2. Changes in [H+] due to primary changes in [HCO3]:

1) Metabolic acidosis caused by an increase in [H+] and a decrease in blood pH and [HCO3].

2) Metabolic alkalosis caused by a decrease in [H+] and an increase in [HCO3] and blood pH.

3. Changes in [H+] due to changes in both PaCO2 and [HCO3] cause mixed acid-base disorders.


Table 1. Parameters of arterial blood gas analysisa

Symbol and definition

Normal range


Negative logarithm of hydrogen ion concentration

7.35 to 7.45


Arterial level of carbon dioxide

32 to 45 mm Hg (4.27-6.00 kPa)


Current plasma bicarbonate level

21 to 27 mmol/L


Standard plasma bicarbonate level

24 (21-25) mmol/L


Base excess in blood

−2.3 to +2.3 mEq/L


Arterial oxygen level

75 to 100 mm Hgb (10.00-13.33 kPa)


Total plasma content of carbon dioxide

22 to 28 mmol/L

47.0% to 60.5% (volume)


Oxygen saturation of hemoglobin in arterial blood

95% to 98%b

a Blood drawn without contact with air.

b When interpreting PaO2 and SaO2, always record the fraction of inspired oxygen (FiO­2). The normal ranges given here are for respiration with atmospheric air at sea level (an oxygen concentration of 20.9%, which corresponds to an FiO­2 of 0.209). When a healthy individual is breathing 100% oxygen (FiO­2 = 1.0), PaO2 may be as high as ~600 mm Hg and SaO2 may reach 100%.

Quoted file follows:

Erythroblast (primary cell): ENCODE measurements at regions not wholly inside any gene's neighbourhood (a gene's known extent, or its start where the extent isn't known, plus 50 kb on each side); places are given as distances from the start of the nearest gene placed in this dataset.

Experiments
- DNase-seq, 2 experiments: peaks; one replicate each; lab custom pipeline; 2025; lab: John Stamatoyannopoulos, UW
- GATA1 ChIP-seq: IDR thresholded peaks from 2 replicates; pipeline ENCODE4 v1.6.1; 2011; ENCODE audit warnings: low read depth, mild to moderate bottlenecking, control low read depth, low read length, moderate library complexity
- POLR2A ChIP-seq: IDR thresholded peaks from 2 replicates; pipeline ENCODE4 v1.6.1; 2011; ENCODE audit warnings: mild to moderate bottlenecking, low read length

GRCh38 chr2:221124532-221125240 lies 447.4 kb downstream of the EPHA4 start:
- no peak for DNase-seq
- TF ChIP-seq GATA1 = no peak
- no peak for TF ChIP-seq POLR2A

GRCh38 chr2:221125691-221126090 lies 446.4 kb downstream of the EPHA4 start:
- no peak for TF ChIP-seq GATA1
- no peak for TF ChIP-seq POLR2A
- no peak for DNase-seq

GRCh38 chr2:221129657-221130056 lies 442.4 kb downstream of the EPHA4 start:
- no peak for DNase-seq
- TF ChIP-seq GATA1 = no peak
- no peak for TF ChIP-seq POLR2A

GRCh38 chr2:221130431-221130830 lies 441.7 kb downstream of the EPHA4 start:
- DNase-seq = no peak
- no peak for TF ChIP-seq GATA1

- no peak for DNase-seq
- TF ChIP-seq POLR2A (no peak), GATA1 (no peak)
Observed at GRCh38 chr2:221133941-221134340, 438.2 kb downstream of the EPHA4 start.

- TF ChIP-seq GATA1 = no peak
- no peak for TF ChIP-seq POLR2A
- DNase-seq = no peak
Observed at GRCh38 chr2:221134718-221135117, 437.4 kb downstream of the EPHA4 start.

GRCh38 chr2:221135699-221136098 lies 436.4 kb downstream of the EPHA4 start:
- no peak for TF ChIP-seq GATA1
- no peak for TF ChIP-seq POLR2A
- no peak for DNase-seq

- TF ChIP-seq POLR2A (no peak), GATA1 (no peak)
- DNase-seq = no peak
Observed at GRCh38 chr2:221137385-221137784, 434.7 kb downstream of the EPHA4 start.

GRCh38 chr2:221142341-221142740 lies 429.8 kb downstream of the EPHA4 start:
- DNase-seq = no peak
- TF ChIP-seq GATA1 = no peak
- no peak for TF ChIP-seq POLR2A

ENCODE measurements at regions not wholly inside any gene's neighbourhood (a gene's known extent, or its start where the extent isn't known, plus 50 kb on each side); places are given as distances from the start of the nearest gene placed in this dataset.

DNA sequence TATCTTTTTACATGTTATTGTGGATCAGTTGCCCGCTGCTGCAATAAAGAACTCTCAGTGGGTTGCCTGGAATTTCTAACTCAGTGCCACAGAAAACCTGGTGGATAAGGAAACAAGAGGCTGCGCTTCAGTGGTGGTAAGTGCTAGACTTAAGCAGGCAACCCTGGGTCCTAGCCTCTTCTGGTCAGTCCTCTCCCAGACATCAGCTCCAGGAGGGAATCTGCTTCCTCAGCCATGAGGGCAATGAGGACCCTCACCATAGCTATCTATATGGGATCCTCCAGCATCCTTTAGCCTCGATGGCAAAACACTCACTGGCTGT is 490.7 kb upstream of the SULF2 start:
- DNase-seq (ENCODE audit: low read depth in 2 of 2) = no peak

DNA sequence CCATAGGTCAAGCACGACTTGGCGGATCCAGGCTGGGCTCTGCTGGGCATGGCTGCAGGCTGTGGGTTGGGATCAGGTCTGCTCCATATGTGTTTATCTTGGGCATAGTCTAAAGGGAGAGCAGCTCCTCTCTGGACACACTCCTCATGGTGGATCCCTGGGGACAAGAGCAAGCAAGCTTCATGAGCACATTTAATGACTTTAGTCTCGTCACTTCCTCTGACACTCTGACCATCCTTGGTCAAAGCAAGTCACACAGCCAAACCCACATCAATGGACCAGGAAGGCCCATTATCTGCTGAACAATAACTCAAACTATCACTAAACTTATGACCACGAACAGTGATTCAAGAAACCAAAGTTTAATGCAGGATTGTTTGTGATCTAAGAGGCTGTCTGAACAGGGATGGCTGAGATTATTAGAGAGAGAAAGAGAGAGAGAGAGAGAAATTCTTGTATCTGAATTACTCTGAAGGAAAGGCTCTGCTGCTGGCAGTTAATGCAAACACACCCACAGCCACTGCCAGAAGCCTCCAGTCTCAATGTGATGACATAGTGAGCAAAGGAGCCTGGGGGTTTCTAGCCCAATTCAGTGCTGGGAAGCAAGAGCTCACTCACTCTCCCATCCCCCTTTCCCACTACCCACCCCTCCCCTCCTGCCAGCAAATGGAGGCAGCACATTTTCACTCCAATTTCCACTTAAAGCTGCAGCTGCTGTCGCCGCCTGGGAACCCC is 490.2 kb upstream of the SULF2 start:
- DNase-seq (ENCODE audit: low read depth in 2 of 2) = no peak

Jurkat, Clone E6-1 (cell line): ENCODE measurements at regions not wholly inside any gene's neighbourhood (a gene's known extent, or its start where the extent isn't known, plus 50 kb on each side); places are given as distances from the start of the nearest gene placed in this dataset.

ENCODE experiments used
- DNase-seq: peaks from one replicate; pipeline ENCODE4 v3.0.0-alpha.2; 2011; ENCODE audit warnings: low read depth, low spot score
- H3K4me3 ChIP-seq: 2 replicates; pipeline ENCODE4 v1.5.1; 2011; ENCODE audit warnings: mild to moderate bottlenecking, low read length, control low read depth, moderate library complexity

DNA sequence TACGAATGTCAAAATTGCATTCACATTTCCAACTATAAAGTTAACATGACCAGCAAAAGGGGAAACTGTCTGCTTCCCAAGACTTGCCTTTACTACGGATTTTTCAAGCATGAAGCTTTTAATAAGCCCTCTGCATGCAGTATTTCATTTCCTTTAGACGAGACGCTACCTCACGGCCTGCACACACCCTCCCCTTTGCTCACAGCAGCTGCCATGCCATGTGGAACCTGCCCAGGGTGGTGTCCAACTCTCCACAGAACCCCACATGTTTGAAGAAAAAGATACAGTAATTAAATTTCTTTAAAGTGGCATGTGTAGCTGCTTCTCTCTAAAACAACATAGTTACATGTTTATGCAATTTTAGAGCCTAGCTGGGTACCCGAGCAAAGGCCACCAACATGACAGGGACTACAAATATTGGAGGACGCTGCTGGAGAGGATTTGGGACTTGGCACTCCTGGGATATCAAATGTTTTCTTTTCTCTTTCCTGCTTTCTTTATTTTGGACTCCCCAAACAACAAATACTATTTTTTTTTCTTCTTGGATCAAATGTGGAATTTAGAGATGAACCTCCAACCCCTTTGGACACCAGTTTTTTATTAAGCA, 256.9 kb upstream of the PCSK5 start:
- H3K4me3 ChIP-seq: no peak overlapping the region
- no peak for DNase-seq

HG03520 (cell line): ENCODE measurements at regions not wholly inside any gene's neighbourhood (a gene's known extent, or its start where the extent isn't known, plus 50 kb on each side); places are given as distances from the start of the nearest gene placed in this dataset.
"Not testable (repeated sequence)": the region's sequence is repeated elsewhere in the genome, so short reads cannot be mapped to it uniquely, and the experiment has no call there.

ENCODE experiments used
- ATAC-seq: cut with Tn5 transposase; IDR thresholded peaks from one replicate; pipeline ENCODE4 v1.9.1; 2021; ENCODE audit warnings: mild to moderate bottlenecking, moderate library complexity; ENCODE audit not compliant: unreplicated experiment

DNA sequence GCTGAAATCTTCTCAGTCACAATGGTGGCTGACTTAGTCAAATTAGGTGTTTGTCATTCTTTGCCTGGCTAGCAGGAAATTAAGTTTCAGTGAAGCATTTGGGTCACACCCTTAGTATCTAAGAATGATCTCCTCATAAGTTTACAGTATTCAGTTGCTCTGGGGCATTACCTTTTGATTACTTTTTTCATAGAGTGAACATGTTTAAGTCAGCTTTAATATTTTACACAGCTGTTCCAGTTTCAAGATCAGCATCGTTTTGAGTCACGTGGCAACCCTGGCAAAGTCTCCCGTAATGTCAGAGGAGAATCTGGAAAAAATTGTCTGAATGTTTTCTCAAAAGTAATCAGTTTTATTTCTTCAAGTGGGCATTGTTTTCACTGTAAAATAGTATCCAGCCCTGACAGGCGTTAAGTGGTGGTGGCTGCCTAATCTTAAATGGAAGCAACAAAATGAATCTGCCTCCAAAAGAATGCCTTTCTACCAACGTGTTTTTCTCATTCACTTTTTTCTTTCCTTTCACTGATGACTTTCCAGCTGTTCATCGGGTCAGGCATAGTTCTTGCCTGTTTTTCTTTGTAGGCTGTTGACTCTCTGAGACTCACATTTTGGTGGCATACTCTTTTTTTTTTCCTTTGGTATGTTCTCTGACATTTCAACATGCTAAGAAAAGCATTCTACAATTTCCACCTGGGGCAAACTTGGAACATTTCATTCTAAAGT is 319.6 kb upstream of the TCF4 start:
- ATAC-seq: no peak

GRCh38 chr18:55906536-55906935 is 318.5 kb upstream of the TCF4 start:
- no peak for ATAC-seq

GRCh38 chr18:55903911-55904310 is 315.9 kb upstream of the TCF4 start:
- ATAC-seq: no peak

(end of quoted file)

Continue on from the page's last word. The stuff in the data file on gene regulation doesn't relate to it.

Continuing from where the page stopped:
Table 2. Diagnosis of acid-base disorders based on blood gas analysis





Simple acid-base disorders

Respiratory acidosis — Uncompensateda


Partially compensateda

Completely compensated respiratory acidosis or completely compensated metabolic alkalosisb


Metabolic acidosis — Uncompensated


Partially compensated

Completely compensated metabolic acidosis or completely compensated respiratory alkalosisb


Respiratory alkalosis — Uncompensateda


Partially compensateda

Metabolic alkalosis — Uncompensated


Partially compensated

Mixed acid-base disordersc

Metabolic and respiratory acidosis

Metabolic and respiratory alkalosis

a In patients with respiratory disturbances, changes in pH and in PaCO2 develop in opposite directions.

b These entities may be differentiated only on the basis of a complete clinical presentation.

c In mixed acid-base disorders, changes in PaCO2 and in [HCO3] develop in opposite directions.

↑, increased; ↓, decreased; N, normal; PaCO2, partial pressure of carbon dioxide in arterial blood.